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Copyright 2018 The Deseret News Publishing Co.

Deseret Morning News (Salt Lake City)


COTTONWOOD HEIGHTS — It wasn't the first time a racial slur had stung the Jordan High senior.

But it was the first time the college-bound pitcher heard it on a baseball field.

"It was a weird situation," said the boy, whose father asked that we not use their names. "Other places, a couple of times (it's been used to insult him), but not on the baseball field. ... Especially from a kid I've known in the past. It was pretty shocking to hear. I feel like it was directed at me. ... I took offense to it."

The alleged incident happened Monday as Brighton and Jordan finished a hard-fought, emotional game, the first in a three-game series. The pitcher, who is black, said a Brighton player exchanged words with Jordan's third baseman and then directed a racial slur at him.

Several parents described the scene afterward as "ugly" and an initial postgame discussion frustrated some of those involved.

"Was it emotionally charged? It was," his father said. "But regardless of what's being said back and forth, you don't go there. Some people want to talk about the peripheral stuff, and the peripheral stuff really doesn't matter. We just don't do that. ... It kind of gets a kid at the core."

Administrators and coaches from both schools discussed the incident with district officials Tuesday morning, and by that afternoon there was a completely different atmosphere at the baseball field.

The teams, who didn't shake hands after Monday's game, started the afternoon contest with words from Brighton Principal Tom Sherwood, who said that high school sports are supposed to be an extension of the classroom.

"On occasion we lose that perspective," he said. "Too often I hear players and fans say things on the field of play that we would never consider saying to others in any other setting. Demeaning comments have no place in high school athletics, in our schools or in our society at large."

He said racial intolerance cannot be part of an educational system, and he encouraged parents to talk with their children and teach them "that words matter."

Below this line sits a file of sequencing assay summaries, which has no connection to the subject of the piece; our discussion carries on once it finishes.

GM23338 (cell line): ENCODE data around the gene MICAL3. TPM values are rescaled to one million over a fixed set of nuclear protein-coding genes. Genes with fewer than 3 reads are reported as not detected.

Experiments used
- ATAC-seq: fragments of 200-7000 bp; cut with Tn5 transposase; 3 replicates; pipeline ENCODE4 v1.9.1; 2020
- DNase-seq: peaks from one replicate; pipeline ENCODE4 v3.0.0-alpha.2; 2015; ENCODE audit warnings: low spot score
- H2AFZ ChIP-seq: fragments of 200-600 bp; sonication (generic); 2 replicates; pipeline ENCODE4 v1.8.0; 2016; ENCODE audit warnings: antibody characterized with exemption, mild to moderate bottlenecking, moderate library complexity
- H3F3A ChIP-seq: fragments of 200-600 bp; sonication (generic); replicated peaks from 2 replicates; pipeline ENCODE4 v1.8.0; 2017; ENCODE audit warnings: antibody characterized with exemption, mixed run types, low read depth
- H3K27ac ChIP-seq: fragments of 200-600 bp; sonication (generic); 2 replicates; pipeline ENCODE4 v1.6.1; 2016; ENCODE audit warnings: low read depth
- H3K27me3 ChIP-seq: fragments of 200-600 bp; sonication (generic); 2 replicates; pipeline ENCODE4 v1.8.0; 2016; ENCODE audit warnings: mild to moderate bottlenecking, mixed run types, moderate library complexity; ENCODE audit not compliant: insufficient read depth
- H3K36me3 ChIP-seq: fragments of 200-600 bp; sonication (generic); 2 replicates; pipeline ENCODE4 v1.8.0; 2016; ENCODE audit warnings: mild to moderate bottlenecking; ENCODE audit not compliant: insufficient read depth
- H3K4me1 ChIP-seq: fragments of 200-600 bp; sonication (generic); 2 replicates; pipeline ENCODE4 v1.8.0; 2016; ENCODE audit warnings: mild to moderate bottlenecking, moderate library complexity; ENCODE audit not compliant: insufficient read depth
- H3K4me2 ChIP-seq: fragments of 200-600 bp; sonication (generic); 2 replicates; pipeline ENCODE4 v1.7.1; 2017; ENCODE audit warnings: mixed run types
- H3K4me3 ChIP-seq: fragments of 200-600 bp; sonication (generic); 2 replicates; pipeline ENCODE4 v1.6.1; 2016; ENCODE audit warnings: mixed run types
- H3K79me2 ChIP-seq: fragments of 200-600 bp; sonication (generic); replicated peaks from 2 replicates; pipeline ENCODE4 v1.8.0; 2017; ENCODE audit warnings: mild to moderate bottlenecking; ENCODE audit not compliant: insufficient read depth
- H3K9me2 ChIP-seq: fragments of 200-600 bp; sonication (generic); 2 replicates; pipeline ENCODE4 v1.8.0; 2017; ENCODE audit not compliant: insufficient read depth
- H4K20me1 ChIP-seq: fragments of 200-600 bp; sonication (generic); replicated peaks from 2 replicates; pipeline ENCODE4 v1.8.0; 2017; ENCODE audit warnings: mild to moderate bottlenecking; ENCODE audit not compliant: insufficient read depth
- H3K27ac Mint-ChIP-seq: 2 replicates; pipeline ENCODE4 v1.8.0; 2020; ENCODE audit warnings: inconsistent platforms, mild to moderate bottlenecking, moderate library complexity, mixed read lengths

"There are certain words that carry a weight that many students do not comprehend," he said. "Please, let's use this unfortunate occasion as an extension of the classroom."

That, both the boy and his father said, is what they'd like to see happen in the wake of Monday's ugliness. District spokesman Jeff Haney declined to say what discipline had been taken against the player who allegedly used the slur or Brighton head coach Andy Concepcion. But Concepcion did not coach Tuesday afternoon's game, and the Bengal player accused of using the term was not on the field, either.

"I think it was handled perfectly," the boy's father said. "They were quick. They made a decision about what they're going to tolerate. It's always a tough situation when something like that happens overall, but I think it was handled the right way and speedily."

The players from both teams seemed to take Sherwood's plea to "let their true character be reflected on the field of play" to heart, as they lined up and shook hands and then teamed up to give a Brighton player his first-ever at-bat.

Junior Matt Momberger strode to the plate for the first time in his life as the first hitter of the game Tuesday. The team's manager, who lives with an extremely rare and debilitating genetic nerve disorder, was recruited to come out for the squad last year by Concepcion.

"He has a really rare disorder where he doesn't feel pain, and he doesn't sweat," said his mom, Amber Momberger. "So this is hard. And he's had 38 surgeries. ... Coach Andy has been working with him, and he determined at the beginning of the week that he would do it today."

Concepcion had to watch from the press box, but he "got chills and a tear in my eye" when Momberger smacked a grounder to the shortstop.

"He's practiced every day for this moment," Concepcion said. "And when I say practice, he's sitting in the cages with us, throwing baseballs with us, so when we told him he was going to get his at-bat today, he almost hyperventilated. ... It was pretty cool."

Concepcion said it was Momberger's attitude that led to his invite to be on the team.

"He's always a positive guy and he's good for our program," Concepcion said. "This game is so mentally tough on the kids, and I think Matt coming out, and seeing the challenges Matt has every day, in everyday life, I think the guys feed off of that and want to do that extra rep, take that extra ground ball because they know Matt would love to be out there with him."

As a teammate poured water on Momberger in front of the concession stand, hoping to cool him down, the boy's mother teared up at the memory of his first plate appearance.

"The boys are really, really good to him and watch out for him," said Amber Momberger, choking back tears. "It's just nice. ... It's a process because he doesn't feel pain, they have to look out for him more than another special needs child."

Matt rattled off the pitches as he saw them, and then seemed kind of shocked that Arizona commit Jake Shaver, Jordan's shortstop, couldn't field his hit cleanly so he made it to first safely.

"It's fun," Matt Momberger said, admitting baseball is his favorite sport. "I see my friends everyday."

After the game, which Jordan won 12-4, the Jordan pitcher, who hit a home run in the win, said he was happy with how the situation was handled and that the teams could come together in the ways they did. Shaver, who also hit a home run in the win, just smiled shyly when his "error" was discussed postgame.

"I hope we can learn from it," the Jordan teen said. "And regardless of who says it or who it is said to, it carries a different meaning and shouldn't be used."


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